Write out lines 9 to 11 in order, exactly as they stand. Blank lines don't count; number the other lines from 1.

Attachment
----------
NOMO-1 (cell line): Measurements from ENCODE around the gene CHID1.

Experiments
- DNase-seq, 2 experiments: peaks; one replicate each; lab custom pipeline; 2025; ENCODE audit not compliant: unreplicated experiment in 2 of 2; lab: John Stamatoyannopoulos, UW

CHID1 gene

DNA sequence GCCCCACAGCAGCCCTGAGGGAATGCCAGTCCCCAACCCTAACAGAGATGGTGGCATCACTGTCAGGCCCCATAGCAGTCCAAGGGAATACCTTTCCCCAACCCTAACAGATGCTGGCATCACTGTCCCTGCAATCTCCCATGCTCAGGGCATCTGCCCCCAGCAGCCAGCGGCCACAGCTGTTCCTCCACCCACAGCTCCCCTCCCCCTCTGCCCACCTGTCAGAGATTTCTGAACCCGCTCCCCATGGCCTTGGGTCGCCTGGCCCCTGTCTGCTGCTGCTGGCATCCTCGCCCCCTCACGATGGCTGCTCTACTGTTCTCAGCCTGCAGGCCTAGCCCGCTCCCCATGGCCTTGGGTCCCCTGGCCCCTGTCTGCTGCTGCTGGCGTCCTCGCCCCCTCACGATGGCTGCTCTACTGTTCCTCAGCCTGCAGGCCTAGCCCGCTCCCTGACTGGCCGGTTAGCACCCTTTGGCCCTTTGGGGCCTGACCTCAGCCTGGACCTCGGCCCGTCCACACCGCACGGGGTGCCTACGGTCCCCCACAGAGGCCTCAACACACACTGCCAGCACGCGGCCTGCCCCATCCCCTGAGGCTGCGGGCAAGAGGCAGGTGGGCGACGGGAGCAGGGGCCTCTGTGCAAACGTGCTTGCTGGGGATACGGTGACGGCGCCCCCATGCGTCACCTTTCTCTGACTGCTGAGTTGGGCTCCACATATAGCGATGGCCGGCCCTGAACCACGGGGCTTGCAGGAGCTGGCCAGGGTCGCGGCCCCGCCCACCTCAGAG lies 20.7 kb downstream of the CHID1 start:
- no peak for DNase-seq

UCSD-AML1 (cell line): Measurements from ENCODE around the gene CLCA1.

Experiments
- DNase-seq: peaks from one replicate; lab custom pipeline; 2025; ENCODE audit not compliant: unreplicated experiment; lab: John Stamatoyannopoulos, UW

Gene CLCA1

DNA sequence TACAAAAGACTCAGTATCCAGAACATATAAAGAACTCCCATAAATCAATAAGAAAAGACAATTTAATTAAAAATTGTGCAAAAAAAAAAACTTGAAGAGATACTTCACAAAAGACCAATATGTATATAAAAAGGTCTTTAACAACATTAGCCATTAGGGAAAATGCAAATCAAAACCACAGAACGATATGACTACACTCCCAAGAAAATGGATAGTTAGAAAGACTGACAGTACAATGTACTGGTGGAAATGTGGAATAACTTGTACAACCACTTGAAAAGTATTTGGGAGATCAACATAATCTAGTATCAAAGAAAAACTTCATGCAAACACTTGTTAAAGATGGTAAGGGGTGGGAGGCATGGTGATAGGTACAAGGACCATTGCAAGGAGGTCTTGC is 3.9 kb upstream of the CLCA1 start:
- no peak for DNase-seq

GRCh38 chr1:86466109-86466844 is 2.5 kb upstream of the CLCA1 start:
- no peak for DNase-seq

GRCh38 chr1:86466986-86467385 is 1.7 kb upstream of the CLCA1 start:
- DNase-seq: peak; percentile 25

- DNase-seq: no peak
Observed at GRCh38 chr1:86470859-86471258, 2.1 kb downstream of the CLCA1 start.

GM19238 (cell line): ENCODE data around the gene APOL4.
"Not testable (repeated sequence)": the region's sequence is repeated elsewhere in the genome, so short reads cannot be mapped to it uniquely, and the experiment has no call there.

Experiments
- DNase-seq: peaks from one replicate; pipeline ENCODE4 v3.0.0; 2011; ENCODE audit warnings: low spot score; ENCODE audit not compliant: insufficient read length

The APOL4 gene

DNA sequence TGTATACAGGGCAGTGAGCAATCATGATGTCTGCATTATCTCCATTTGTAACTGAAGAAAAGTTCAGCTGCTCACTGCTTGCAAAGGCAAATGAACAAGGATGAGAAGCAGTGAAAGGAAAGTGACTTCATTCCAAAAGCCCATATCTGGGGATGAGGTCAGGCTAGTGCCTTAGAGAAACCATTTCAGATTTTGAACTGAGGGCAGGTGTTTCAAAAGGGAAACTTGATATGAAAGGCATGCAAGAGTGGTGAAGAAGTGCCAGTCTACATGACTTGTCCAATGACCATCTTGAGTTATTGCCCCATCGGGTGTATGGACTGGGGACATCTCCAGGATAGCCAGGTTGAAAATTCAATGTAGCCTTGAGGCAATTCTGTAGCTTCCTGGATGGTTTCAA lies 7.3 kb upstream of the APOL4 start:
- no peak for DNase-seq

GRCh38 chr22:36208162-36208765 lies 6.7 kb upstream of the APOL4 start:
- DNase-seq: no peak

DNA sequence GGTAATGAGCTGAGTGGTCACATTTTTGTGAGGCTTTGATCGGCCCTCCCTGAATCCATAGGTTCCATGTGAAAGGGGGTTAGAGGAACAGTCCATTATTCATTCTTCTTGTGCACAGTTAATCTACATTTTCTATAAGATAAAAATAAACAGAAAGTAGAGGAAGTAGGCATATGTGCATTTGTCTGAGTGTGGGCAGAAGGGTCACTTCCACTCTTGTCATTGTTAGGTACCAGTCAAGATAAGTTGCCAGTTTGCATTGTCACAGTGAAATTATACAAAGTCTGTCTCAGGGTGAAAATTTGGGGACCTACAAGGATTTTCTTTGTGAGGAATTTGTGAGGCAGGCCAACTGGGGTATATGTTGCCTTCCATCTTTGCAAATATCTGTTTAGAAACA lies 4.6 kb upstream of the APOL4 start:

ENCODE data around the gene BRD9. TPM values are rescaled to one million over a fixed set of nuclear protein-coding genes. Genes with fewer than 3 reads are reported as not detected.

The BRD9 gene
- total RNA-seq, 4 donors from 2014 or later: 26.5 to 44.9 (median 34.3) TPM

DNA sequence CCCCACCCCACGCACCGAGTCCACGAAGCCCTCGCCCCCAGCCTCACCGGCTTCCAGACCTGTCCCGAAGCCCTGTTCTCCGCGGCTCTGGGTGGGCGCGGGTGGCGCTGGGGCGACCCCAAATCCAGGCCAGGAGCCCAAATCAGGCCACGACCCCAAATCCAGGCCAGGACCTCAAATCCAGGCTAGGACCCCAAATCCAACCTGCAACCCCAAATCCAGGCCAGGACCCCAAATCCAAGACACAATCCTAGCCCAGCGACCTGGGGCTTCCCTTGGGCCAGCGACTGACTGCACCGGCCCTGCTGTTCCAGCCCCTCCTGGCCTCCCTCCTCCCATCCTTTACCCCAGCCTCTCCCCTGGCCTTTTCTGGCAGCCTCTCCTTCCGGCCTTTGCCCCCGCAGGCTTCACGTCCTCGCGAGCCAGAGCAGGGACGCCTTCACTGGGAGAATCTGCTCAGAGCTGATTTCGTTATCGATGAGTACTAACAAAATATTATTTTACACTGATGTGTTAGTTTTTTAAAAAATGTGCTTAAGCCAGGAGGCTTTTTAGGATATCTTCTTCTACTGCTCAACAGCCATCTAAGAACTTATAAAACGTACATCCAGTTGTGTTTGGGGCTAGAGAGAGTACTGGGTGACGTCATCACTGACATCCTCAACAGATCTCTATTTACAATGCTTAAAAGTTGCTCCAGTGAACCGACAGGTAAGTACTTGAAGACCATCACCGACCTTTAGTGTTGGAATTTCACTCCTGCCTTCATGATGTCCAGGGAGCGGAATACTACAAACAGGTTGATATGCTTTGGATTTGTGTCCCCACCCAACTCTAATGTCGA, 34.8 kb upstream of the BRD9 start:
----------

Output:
- DNase-seq: peaks from one replicate; lab custom pipeline; 2025; ENCODE audit not compliant: unreplicated experiment; lab: John Stamatoyannopoulos, UW

Gene CLCA1

DNA sequence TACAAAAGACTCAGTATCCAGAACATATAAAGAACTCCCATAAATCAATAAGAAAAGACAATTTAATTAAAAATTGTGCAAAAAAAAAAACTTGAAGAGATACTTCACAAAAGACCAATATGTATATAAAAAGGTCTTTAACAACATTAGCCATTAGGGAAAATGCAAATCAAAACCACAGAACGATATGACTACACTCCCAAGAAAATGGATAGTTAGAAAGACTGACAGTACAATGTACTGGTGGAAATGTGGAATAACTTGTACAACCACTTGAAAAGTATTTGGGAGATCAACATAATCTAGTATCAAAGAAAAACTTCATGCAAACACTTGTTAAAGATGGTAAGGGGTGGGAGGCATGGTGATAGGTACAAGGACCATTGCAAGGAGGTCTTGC is 3.9 kb upstream of the CLCA1 start: